The Sunday Opera: Tchaikovsky's "Cherevichki" based on Gogol's "Christmas Eve"
Our Christmas Opera this year on The Sunday Opera (12/24 3:00 p.m.) is one by Tchaikovsky that seems to have been overlooked by many. The title is “Cherevichki” which has been translated in many ways including “The Slippers” “The Little Shoes,” “The Tsarina's Slippers,” “The Empress's Slippers,” “The Golden Slippers,” and “The Little Slippers” among others.
The work is a delightful fantasy that is very much in the European tradition at Christmas time, and it’s based on the story "Christmas Eve" which is part of the 1832 collection of short stories entitled “Evenings on a Farm Near Dikanka” by Nikolai Gogol. The opera is a revision of Tchaikovsky's earlier opera “Vakula the Smith” and was first performed in 1887 in Moscow. The source material was also used by Rimsky-Korsakov for his opera “Christmas Eve” which has also been heard on The Sunday Opera.
It is Christmas Eve, and Vakula is in love with Oksana, but it’s a difficult relationship because he accidentally attacks her father, Chub, whom he doesn’t recognize because he is covered with snow after returning home in a blizzard.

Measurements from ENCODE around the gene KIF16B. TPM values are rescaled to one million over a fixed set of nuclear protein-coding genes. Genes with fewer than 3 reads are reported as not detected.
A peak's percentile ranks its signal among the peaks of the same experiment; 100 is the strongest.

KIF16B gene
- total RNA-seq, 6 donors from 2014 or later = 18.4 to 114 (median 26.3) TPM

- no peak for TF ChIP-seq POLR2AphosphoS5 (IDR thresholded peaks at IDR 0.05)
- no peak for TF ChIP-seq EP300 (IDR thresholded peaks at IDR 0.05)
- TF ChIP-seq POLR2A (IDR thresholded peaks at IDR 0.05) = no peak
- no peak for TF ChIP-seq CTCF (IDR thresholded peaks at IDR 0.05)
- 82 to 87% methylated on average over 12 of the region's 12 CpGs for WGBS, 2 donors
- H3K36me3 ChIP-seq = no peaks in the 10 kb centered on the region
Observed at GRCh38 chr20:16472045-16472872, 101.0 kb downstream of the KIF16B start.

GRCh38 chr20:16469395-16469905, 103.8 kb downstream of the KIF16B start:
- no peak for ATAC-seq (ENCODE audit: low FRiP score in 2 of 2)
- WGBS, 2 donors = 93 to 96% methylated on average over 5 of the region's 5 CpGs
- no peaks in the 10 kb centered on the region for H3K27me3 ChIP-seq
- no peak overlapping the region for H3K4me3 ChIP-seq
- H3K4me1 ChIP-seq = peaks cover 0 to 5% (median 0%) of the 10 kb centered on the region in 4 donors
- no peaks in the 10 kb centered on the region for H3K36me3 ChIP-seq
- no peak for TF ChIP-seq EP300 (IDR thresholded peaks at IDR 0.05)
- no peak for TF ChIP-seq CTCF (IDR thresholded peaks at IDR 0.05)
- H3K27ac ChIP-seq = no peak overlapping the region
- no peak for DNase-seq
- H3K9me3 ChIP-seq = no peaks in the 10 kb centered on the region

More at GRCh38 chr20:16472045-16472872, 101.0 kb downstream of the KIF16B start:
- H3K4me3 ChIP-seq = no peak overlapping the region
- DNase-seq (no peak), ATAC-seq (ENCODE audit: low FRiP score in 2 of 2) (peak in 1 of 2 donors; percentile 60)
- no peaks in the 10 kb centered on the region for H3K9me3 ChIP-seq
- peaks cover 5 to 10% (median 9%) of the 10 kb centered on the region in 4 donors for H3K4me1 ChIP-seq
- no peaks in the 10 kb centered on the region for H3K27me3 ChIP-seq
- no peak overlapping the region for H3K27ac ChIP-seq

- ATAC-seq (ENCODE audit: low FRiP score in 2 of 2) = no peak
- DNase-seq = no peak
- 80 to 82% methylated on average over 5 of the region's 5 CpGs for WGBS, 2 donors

To try to appease Oksana, Vakula decides that he will somehow travel to St. Petersburg to get her the Tsarina’s slippers as a Christmas gift.
There is a bit of a problem, however. Vakula has upset the devil because he drew unflattering pictures of him on the wall of the church. The devil then tries to woo Vakula’s mother, Solokha, a witch, and get her to steal the moon so that the lovers will not be able to be romantic. The devil’s plans are complicated because as he is wooing Solokha, three other of her suitors, including Chub, visit her. She gets them to all climb into large sacks, and when Vakula returns home, Solohka tasks him with getting rid of the sacks which he removes from the house.
Before he can go too far, he runs int a group of carolers, one of whom is Oksana. She scolds Vakula and threatens him by saying that she won’t marry him unless he gets the slippers. Vakula then runs away with one of the sacks, and as he goes, he threatens suicide.
The sack he is carrying contains the devil, and apparently, when one captures the devil in a sack, one can control him which Vakula does. He flies through the night sky on the devils back, arrives in St. Petersburg, and charms the Tsar and Tsarina with his story, winning the shoes.
He returns home just as the morning bells are ringing in Christmas morning, and everyone rejoices.
Our cast, in this excellently produced live recording, includes Ekaterina Morosova, Valery Popov, Albert Schagidllin, and Ludmila Semcluk and they’re joined by the Chors and Orchestra of the Teatro Lirico di Caligari with Gennedi Roshdestvensky conducting.
After the opera we’ll have more music for Christmas including carols performed by Camellia Johnson, Roberto Alagna, and the Bowie Brass as well as the charming “A Carol Symphony” of Victor Hely-Hutchinson performed by the City of Prague Philharmonic Orchestra under the direction of Gavin Sutherland.